‘This may be very true,’ said I. ‘What is done, is done, and peace abide with it: but, after all, I am a Mussulman, and justice is due to me as well as to another. I never heard of a woman putting away her husband, although the contrary frequently happens; and it has not yet reached my understanding why I should be the only true believer who is called into the house, and thrust out of it again, in a manner that would even disgrace a dog, merely because it suits a capricious woman one morning to like, and the evening after to dislike, me. Cadies, mufties, sheikh-el-islams, abound here as well as in other Mohamedan cities, and why should I not have recourse to them? They are paid to administer justice, and wherefore should they sit, with their hands across, counting their beads, when such injustice as that, with which I have been visited, is going about the land seeking for redress?’

‘Are you mad, Hajji’, rejoined the old man, ‘to think of redress from the widow and relations of one of the most powerful emirs of Islam, and that, too, when she is supported by her brothers, two of the richest merchants in Constantinople? Where have you lived all your lifetime, not to know, that he who hath most gold hath most justice? and that, if such a man as you were to appear before the tribunal of the mufti, with every word, line, leaf, and surai of the Koran in your favour, and one as rich and powerful as your wife’s brother were to appear on the other side against you, as long as he had gold in his favour, you might appeal to your sacred book until you and it were tired of walking round each other, for justice you would never obtain.’

‘O, Ali! O, Mohammed!’ exclaimed I, ‘if the world is indeed as iniquitous as this, then Hajji Baba, truly, has made a bad bargain, and I wish he were again in possession of his pipesticks: but I cannot, and will not, lose all and everything in this easy manner — I will go and proclaim my misfortunes from the housetop, rather.’

Upon which, in utter despair, I began to cry and moan, and pulled out some of my beard by the roots.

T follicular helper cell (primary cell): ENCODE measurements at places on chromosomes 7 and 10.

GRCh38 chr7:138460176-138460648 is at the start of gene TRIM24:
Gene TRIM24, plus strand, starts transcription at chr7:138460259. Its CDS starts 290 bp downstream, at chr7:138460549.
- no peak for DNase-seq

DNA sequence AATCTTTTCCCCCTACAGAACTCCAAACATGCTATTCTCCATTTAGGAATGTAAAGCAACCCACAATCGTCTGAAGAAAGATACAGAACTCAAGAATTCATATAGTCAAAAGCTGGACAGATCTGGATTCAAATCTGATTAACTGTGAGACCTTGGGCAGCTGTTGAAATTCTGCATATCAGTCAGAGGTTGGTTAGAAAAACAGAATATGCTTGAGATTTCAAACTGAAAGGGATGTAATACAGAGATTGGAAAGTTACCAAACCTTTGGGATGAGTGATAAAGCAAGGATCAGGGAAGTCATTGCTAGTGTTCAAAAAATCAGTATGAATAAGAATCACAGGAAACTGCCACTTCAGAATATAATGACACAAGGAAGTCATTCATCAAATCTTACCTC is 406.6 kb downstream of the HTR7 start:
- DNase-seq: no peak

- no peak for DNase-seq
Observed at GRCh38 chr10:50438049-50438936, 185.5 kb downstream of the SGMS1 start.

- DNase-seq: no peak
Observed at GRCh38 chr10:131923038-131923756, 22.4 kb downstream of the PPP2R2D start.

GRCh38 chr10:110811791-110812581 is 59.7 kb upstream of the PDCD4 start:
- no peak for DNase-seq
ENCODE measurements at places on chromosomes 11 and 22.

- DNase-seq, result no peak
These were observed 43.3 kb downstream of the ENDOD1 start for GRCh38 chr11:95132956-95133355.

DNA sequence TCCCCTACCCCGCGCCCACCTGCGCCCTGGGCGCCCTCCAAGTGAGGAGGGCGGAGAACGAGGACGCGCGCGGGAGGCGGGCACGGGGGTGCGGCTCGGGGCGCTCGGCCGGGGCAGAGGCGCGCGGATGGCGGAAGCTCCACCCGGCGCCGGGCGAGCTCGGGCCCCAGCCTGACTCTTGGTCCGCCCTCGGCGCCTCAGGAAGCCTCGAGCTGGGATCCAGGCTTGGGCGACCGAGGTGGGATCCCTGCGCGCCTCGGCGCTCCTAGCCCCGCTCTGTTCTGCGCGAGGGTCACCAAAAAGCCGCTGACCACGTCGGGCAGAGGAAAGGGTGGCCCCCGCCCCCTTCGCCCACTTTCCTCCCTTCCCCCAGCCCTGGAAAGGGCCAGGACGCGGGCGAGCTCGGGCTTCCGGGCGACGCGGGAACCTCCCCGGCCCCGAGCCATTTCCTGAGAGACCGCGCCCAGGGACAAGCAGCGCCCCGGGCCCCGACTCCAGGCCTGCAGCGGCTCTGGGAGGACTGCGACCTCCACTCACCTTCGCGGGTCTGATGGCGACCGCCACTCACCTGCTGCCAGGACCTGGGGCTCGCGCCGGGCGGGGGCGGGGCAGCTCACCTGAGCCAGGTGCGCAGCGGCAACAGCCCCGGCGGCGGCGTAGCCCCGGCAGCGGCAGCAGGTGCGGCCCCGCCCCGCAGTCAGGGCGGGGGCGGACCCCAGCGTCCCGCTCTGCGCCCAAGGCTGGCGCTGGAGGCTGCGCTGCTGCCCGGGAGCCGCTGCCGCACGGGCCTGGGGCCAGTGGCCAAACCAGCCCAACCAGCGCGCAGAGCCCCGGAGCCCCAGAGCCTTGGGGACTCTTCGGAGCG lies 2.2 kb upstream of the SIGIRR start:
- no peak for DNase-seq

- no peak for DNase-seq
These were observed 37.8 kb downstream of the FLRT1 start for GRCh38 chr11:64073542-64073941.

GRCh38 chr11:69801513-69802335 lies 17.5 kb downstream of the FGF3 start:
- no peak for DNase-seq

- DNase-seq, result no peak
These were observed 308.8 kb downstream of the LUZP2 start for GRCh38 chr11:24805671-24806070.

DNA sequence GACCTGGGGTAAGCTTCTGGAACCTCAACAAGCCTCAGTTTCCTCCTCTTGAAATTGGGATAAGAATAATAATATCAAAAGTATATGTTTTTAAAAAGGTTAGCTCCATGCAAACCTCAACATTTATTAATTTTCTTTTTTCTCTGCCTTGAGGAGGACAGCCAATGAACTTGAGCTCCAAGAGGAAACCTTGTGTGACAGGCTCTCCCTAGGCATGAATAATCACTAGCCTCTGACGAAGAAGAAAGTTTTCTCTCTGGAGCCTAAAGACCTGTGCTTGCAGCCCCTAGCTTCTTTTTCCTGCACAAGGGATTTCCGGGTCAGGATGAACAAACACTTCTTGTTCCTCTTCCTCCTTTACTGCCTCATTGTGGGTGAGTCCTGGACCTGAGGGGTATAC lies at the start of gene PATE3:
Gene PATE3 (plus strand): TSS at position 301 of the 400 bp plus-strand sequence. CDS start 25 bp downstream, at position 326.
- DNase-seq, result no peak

Osman Aga endeavoured to comfort me — made me look back upon my past life, and brought to my recollection our mutual adventures while prisoners among the Turcomans.

‘God is all-powerful and all-merciful,’ said he. ‘Our destinies are written in the book, and therefore what is there left, but to submit?’

‘But I am a Persian,’ exclaimed I (a new thought having crossed my mind), ‘as well as a Mussulman; why, therefore, should I submit to injustice from a Turk? We are, after all, a nation, and have had our Jinghizs, our Timours, and our Nadirs, who made our name respected throughout the world, and who burnt the fathers of the Turks wherever they could find them. I will seek our ambassador, and, if he be a man, he will insist upon justice being done me. Yes, yes! the ambassador shall get back my wife; (oh, lucky thought!) and then we shall see who will take her from me again.’

So elated was I by this idea, that I did not stop to hear what Osman might have to say on the subject, but immediately sallied forth, full of fresh spirits and vigour, to seek out the representative of our King of Kings, who, at the best of all fortunate hours, had very recently arrived on a mission to the Sublime Porte.

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Last updated Friday, March 7, 2014 at 23:09